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I sat in the darkened theater with Cole and his class, and the hour raced by as I kept one eye on the big screen and the other on the little screen of my BlackBerry, which by then was exploding with e-mails from Buff, my agent, and my publicist. Team Syler, as we dub ourselves, was hard at work. Honestly, I got this warm surge of pride and contentment when I thought of my team. I felt that with all these people believing in me—the most trusted, loving people from the personal and professional aspects of my life—all would work out not just fine but better than fine.

I held on to that thought later in the day, when I broke the news to my kids. Cole was sanguine, quickly accepting the news more readily than Casey because he instantly figured out that I'd be home more, at least until I found another job.

"Does this mean you're just going to be an ordinary housewife now?" he asked with a cheeky smile.

I had to explain that being a housewife was never ordinary, but that, yes, I would be around more for now. No, I would not be taking cooking classes. Yes, I would be riding his tail more.

Casey was a tougher sell, and I saw her lips quivering. See, I had been doing something that in retrospect was kind of dumb (or at least short-sighted). Close to bedtime, when I'd be trying to prepare the next day's segments for the show, I'd always tell Casey and Cole that if they didn't leave me alone and let me study, I would do a horrible job and get fired and then we would lose the house.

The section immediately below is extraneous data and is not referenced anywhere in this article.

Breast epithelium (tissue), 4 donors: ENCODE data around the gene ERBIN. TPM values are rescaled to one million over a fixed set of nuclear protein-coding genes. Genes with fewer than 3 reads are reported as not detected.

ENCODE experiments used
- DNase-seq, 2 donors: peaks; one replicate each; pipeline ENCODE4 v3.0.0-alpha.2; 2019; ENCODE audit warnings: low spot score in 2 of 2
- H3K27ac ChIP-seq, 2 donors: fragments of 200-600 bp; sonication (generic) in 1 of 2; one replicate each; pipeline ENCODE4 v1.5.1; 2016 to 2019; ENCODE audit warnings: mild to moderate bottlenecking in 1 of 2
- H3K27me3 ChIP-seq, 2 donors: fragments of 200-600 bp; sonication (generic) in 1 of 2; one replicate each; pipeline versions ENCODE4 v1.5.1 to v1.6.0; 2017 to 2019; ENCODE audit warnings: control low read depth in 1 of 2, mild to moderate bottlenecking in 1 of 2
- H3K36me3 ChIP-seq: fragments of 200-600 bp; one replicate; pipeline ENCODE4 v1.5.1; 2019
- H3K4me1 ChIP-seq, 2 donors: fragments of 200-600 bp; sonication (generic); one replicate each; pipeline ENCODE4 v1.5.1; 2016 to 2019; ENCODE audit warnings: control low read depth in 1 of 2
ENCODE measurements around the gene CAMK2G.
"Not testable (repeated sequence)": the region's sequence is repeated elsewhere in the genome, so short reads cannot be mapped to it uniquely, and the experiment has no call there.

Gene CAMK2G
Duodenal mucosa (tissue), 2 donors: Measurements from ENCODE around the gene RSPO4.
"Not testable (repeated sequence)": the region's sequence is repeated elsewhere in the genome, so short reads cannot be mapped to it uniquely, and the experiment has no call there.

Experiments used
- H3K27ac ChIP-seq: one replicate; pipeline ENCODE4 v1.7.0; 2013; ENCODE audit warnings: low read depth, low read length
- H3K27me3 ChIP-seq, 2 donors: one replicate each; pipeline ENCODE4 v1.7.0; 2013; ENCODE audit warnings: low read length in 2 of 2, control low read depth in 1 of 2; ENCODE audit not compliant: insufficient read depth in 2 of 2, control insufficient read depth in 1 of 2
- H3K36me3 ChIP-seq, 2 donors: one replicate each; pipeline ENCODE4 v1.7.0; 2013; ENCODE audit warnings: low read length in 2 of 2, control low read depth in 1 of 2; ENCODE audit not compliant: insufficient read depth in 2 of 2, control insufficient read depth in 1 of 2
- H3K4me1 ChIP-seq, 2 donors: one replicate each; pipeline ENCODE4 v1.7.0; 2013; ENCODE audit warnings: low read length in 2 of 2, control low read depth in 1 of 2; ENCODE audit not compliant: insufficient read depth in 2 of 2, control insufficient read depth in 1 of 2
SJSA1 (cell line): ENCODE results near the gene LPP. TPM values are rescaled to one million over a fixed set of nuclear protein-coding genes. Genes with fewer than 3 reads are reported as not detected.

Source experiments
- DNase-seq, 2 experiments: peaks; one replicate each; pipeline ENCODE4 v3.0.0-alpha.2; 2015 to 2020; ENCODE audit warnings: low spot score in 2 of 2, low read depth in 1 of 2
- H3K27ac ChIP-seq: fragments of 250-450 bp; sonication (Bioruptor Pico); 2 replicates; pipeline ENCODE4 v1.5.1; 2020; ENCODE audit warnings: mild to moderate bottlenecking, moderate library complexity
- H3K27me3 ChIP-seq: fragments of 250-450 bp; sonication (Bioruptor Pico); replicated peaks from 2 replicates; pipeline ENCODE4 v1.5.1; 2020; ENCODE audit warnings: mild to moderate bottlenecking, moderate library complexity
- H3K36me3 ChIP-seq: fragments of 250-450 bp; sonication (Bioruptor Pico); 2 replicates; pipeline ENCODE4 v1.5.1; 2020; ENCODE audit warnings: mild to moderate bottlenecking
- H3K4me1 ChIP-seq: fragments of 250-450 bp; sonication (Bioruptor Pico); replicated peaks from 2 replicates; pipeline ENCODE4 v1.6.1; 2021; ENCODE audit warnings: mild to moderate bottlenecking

Well, you guessed it.

"Are we going to lose the house?" she asked, with tears standing in her eyes.

Never before had I so deeply regretted using that adultspeak with her. A child of ten should not have to worry about the roof over her head.

I gave her a huge hug, wiped her eyes, and quickly explained to her and Cole that television is and always has been a tough and volatile business, and that sometimes people are let go unexpectedly.

"Then why do you keep getting jobs in television?" asked Cole in his infinite wisdom.

Still, that weekend was tough. Despite the amazing amount of support I got, I just wanted to curl up in bed and not have to talk to anyone, but we had a number of official events to go to. One of them was a black-tie tribute to actor Will Smith by the Museum of the Moving Image in Manhattan. I borrowed an absolutely gorgeous Carmen Marc Valvo gown and got all dolled up. No one could have known from my bright smile that anything was wrong. While walking down the red carpet and posing for the paparazzi who were shouting my name, I couldn't help thinking, Wow, this may be one of the last times I'll be doing this.

And then I thought, Oh, no, it isn't! And then I realized, hey, what the heck. I knew I was glowing. I knew I'd never looked better.
FROM: Why I Cut Off My Breasts
Published on March 15, 2007

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